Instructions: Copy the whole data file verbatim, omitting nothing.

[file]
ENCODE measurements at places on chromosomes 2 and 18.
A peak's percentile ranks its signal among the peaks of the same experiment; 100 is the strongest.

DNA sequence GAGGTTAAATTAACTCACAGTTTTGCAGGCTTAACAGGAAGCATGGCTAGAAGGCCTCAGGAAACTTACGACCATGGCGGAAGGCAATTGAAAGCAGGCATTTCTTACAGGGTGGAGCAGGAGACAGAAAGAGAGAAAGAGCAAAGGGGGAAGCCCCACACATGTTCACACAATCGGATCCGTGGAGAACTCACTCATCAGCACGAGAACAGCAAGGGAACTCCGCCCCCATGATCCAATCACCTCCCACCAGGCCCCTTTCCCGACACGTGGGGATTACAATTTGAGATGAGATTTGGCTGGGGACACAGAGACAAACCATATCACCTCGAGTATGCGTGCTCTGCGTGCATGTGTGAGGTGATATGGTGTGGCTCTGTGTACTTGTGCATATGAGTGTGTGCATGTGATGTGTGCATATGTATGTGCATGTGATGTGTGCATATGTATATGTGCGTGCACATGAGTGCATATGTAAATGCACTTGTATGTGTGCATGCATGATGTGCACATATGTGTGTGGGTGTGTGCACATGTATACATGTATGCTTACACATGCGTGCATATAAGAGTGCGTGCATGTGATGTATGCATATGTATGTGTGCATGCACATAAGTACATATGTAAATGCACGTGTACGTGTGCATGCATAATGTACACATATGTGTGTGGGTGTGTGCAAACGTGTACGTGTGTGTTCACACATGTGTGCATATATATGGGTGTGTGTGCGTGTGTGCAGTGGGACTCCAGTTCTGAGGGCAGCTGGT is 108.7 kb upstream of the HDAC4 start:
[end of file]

ENCODE measurements at places on chromosomes 2 and 18.
A peak's percentile ranks its signal among the peaks of the same experiment; 100 is the strongest.

DNA sequence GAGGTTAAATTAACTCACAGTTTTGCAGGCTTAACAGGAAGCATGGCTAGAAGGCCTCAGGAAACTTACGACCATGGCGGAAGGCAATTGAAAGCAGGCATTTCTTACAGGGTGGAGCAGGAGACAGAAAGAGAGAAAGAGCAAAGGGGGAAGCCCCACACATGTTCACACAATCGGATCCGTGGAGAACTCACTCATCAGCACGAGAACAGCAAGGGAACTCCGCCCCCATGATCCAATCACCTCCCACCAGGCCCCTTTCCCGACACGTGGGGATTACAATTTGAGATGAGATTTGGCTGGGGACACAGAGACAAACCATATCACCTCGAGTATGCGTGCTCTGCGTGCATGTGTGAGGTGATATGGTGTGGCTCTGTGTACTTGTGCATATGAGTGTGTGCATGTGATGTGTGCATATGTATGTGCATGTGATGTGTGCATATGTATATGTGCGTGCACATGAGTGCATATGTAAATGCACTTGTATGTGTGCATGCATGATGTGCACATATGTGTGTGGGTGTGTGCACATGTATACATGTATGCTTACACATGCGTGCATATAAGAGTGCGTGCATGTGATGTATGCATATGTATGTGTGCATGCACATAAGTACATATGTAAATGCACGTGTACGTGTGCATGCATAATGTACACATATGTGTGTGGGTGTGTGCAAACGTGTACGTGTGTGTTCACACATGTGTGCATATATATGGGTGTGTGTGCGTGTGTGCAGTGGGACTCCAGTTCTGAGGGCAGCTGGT is 108.7 kb upstream of the HDAC4 start: